This paper describes some major developments in aircraft superchargers that took place in the United States between 1918 and the Second World War. Emphasis is on the supercharger itself. Other developments that contributed to the success of the technology—doped fuels, reduction gears, variable-pitch propellers—will have to wait for another time.
Engines induct air by volume, but consume oxygen by weight. As the atmosphere thins at high altitudes, fewer oxygen molecules are available for combustion. A naturally-aspirated engine loses about half of its rated power at 20,000 ft. Forced induction is a merely a way to increase the density of the charge.
Initially researchers viewed superchargers solely as a means of altitude compensation. The aim was to restore lost power by maintaining, but never exceeding, sea-level manifold pressure as the airplane climbed. As Dr. Stanford Moss put it, a normalized supercharger “kidded the engine into thinking it was a sea level.” Brake mean effective pressure (BMEP), exhaust temperature and the heat lost to the cooling system remained within design limits.
The ability to operate with impunity at high altitudes resulted in increased speed and slightly more than anticipated engine power. The rarified atmosphere reduced drag on the airplane and backpressure on the exhaust. The loss of lift could be compensated for by greater angles of attack.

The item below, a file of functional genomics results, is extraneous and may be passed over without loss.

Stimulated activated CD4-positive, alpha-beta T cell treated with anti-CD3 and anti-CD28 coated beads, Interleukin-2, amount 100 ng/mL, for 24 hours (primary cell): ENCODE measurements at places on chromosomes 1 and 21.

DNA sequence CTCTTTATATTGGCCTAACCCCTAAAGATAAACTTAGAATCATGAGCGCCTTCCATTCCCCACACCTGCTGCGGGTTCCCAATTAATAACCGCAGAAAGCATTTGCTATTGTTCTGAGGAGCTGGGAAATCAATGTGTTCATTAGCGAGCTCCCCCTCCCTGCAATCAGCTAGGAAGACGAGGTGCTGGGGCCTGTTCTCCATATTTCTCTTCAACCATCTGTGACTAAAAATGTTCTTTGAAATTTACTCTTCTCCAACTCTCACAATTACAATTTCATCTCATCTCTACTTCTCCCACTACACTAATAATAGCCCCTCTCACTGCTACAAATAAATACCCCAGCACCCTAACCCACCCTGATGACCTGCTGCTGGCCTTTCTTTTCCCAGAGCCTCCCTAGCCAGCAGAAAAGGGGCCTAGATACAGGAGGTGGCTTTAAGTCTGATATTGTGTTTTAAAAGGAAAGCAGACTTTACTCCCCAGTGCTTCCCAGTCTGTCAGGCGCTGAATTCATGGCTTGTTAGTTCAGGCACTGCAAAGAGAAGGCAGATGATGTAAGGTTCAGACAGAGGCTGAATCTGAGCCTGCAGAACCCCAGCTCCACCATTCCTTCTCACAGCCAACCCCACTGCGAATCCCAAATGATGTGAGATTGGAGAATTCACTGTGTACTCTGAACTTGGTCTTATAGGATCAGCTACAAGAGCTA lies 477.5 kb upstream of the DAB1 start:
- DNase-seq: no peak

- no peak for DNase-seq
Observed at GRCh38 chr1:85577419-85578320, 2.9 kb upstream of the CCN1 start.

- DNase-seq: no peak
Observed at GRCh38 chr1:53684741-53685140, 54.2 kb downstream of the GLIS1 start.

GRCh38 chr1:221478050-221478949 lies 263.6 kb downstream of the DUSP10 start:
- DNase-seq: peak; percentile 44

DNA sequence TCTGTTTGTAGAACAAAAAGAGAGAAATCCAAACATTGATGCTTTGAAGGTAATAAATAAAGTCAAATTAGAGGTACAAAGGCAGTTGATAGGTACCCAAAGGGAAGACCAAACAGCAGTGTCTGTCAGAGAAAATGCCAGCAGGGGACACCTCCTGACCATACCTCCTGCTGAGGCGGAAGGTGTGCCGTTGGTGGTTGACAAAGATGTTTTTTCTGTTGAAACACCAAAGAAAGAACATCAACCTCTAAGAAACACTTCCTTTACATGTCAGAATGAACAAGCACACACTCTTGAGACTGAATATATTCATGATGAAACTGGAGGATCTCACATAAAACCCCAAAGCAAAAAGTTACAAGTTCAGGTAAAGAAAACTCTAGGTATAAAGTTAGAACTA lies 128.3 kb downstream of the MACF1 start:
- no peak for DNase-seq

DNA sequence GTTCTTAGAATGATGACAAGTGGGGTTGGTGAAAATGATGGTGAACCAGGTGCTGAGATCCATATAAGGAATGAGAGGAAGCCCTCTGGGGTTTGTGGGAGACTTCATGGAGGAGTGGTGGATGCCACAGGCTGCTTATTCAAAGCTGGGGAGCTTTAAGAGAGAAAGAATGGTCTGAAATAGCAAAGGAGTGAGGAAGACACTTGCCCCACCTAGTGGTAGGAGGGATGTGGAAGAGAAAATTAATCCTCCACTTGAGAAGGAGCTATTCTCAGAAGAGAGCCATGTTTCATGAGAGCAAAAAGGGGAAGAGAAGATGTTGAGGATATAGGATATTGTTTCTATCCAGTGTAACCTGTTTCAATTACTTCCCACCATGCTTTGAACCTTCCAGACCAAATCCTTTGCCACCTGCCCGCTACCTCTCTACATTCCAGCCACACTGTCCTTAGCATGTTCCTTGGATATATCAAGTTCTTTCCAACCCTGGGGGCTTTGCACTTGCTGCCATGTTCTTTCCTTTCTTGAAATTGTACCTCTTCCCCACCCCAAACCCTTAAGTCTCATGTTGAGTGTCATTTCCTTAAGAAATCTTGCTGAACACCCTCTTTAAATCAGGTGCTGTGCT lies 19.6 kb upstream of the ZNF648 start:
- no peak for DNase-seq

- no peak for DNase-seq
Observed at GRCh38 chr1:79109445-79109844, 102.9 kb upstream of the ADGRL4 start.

The alternative was to take the bull by the horns and apply boost continuously from take-off to maximum altitude. Ground boost required high-octane fuel and a close integration of the supercharger and the engine during the design stage, which as described below, was often lacking.
Adiabatic (or isothermal) efficiency was and remains the most frequently used measure of supercharger performance. Compressing air generates heat as a bicycle pump or diesel ignition demonstrates. In an ideal thermodynamic world—a world without entropy—an air compressor would neither gain nor lose heat to external sources. Such an adiabatic compressor would impart no more heat to the air than generated by the work of compression:
T2 = T1 x (P2 / P1)0.140, where
T1 = absolute inlet temperature in °Rankine (°R = 460 + °F)
T2 = absolute discharge temperature in °R
P1 = inlet pressure,
P2 = discharge pressure,
0.140 = the exponent generally used for air
Real-world compressors put significantly more heat into the charge—heat that increases pressure and reduces density. Adiabatic efficiency is the measure of how closely the compressor approaches the ideal:
Adiabatic Efficiency = (T2 – T1) actual / (T2 – T1) ideal
The National Advisory Committee for Aeronautics (NACA, predecessor to NASA) did not establish a standard for these calculations until 1941. Before that time, researchers were free to follow their instincts, which led to exaggerated claims. Some vintage superchargers were assigned adiabatic efficiencies of 80%. Now, a century later, only a handful of superchargers achieve efficiencies of 75% and when they do, it is over a very narrow operating range. The current SAE J-1723 standard was adopted in 1995. The standard calls for an inlet temperature of 537°R and an ambient pressure 29.23 inHgAbs. To more accurately measure compressor work, efficiency calculations must also take the energy content of inlet-air velocity into account.